PH is a preposterous, inefficient, and ambiguous way to write a simple F-sound.

And the -OSE in "metamorphose" is properly pronunced as a Z (despite a spelling-pronounciation that not all dictionaries recognize, with an S-sound). If the sound is Z, let's write Z: "mettamorfosis" and "mettamorfoze".

Friday, July 8, 2011: "luggij" for "luggage"

G is ambiguous, and should be reserved to its own, unique sound (as in gecko, geese, gecko — and, indeed, luggage). In today's word, the third-G represents a J-sound. Why would we want G to represent two different sounds in the same word? If the sound in the second syllable is J, let's write J.

-AGE is ambiguous (consider the word age itself, damage, and collage, which are pronounced, respectively, aej, dáam.aj, and ka.lózh), and should ideally be pronounced with a long-A, in that it takes the pattern vowel-consonant-E (as in rage, sage, and rampage). If we change the -G- to -J-, -AJE will still appear to take a long-A.

The actual sound in today's word is a schwa that is so close to a regular short-I that we can reasonably substitute I. But first we must drop the -E after the J, not G, that should be there.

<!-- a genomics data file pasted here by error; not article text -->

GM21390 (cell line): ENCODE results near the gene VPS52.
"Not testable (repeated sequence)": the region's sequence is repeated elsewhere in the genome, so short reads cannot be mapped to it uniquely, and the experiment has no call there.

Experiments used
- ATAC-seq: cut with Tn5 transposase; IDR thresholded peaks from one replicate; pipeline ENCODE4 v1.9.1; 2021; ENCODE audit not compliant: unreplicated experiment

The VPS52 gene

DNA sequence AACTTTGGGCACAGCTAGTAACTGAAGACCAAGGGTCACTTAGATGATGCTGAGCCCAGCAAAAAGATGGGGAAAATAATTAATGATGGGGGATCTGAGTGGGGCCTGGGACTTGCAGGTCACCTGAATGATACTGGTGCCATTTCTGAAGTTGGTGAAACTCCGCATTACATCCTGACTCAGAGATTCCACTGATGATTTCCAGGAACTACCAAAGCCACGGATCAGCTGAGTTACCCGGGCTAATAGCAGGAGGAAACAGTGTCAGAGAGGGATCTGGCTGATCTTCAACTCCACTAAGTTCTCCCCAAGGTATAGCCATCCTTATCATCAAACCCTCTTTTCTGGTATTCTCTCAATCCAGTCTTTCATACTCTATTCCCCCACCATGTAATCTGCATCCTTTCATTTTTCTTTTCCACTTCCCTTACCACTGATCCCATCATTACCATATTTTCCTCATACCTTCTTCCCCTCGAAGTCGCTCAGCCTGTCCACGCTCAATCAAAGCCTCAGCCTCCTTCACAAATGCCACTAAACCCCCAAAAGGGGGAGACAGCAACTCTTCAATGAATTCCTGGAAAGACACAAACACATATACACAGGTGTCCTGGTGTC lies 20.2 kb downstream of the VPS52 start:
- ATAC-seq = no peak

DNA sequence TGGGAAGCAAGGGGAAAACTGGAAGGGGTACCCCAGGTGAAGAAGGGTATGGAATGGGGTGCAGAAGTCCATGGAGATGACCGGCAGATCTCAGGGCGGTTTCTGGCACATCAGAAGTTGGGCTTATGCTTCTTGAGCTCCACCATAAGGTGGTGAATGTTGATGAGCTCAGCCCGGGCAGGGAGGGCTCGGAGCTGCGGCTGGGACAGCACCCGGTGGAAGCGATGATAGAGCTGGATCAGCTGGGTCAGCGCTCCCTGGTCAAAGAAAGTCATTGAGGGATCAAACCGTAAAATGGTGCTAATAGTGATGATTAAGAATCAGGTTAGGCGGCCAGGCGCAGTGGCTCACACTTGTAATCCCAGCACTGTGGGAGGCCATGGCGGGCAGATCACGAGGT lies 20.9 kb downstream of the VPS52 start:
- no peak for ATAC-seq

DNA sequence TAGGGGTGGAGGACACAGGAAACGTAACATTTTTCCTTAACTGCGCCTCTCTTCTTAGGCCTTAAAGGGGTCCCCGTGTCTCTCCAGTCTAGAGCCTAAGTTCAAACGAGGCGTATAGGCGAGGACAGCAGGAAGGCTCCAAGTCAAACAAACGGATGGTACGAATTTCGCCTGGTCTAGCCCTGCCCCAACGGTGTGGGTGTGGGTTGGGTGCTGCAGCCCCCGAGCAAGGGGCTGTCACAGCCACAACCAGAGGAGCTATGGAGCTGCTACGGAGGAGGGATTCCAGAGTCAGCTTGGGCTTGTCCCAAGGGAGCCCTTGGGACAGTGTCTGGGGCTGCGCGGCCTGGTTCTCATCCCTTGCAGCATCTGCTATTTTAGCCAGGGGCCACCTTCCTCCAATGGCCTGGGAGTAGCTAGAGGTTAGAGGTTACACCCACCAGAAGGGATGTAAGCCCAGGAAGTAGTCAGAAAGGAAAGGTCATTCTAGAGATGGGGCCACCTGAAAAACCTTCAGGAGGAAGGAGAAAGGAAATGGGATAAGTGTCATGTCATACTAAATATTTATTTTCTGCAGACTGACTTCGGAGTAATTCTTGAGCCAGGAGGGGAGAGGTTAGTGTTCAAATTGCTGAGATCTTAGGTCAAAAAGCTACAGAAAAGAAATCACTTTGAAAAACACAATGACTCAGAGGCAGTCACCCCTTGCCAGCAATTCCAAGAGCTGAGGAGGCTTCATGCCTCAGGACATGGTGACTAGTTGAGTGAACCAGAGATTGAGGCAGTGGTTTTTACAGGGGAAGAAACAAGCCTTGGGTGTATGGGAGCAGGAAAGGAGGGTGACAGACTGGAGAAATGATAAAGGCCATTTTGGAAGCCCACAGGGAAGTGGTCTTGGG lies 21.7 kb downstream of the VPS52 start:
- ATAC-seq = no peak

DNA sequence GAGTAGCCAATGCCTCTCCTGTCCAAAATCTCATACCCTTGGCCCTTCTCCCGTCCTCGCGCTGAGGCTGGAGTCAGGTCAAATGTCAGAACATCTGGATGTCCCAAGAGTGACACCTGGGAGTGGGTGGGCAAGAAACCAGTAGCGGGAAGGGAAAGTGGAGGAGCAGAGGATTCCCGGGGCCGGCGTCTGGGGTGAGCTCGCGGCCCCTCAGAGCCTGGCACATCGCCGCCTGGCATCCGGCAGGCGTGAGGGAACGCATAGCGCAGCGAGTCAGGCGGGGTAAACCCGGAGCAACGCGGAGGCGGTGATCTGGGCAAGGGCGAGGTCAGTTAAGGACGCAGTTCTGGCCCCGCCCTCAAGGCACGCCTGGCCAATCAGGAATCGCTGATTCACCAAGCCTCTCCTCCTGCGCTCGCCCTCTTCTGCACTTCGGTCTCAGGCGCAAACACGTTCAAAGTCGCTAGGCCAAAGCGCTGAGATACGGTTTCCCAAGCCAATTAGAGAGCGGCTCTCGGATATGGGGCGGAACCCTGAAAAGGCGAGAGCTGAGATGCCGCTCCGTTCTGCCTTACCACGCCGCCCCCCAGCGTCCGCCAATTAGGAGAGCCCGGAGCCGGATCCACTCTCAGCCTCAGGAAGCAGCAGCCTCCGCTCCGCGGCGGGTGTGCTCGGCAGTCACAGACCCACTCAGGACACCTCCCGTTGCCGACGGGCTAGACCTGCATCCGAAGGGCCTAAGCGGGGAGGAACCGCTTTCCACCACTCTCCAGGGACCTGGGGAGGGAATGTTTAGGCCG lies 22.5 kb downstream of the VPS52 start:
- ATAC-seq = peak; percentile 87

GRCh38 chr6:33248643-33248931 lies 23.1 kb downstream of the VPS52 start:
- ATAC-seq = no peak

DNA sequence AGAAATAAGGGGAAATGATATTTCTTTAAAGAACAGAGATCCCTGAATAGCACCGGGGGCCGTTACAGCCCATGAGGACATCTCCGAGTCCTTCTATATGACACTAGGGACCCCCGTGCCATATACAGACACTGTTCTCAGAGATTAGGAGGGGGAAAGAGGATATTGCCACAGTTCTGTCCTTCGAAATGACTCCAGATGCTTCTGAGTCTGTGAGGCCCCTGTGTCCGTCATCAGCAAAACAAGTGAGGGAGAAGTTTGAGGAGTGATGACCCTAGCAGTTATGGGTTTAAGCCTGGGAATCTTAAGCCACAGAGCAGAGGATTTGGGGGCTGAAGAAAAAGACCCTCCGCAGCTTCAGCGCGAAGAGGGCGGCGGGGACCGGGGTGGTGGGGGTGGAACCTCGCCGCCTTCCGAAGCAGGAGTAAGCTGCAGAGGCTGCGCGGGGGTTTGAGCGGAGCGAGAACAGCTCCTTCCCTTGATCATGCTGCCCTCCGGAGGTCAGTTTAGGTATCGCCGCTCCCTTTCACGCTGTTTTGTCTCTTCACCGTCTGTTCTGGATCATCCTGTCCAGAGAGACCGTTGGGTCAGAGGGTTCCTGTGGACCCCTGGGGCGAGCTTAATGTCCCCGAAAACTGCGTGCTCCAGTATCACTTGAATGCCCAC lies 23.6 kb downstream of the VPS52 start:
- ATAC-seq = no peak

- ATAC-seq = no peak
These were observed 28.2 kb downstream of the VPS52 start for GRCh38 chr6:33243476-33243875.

Putting this all together, we get: "luggij".

My thanks to "fishstick..." for suggesting reform of today's word, tho I chose a slitely different solution.

Thursday, July 7, 2011: "hairdu" for "hairdo"

The first part of today's word is fine. It's the second that is absurd. Why would we pronounce O as long-U?: "hairdu".

My thanks to "Box..." for this suggestion.

Wensday, July 6, 2011: "jeerandole" for "girandole"

This week seems an appropriate time to revise this word, one of whose meanings is a type of revolving firework.